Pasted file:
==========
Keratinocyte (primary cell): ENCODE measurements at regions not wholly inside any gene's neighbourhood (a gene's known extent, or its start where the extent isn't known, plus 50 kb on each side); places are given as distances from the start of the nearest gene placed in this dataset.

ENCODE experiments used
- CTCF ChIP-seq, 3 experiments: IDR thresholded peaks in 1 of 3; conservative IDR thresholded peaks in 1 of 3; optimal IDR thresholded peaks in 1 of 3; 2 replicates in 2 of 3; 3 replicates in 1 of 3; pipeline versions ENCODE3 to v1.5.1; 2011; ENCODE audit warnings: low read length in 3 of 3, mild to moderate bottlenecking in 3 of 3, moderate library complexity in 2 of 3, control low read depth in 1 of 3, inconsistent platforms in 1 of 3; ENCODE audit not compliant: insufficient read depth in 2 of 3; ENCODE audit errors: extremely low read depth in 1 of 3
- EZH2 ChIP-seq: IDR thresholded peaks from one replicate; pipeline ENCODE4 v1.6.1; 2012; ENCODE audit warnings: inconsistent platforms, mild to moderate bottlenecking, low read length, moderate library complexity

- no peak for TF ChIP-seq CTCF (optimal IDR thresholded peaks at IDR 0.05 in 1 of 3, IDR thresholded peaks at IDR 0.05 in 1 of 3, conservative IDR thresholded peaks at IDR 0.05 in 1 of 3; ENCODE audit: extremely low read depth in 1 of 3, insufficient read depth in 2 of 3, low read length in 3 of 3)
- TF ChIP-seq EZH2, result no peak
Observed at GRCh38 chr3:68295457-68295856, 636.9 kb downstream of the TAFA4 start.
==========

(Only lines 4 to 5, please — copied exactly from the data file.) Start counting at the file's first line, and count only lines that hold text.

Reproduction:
- EZH2 ChIP-seq: IDR thresholded peaks from one replicate; pipeline ENCODE4 v1.6.1; 2012; ENCODE audit warnings: inconsistent platforms, mild to moderate bottlenecking, low read length, moderate library complexity

- no peak for TF ChIP-seq CTCF (optimal IDR thresholded peaks at IDR 0.05 in 1 of 3, IDR thresholded peaks at IDR 0.05 in 1 of 3, conservative IDR thresholded peaks at IDR 0.05 in 1 of 3; ENCODE audit: extremely low read depth in 1 of 3, insufficient read depth in 2 of 3, low read length in 3 of 3)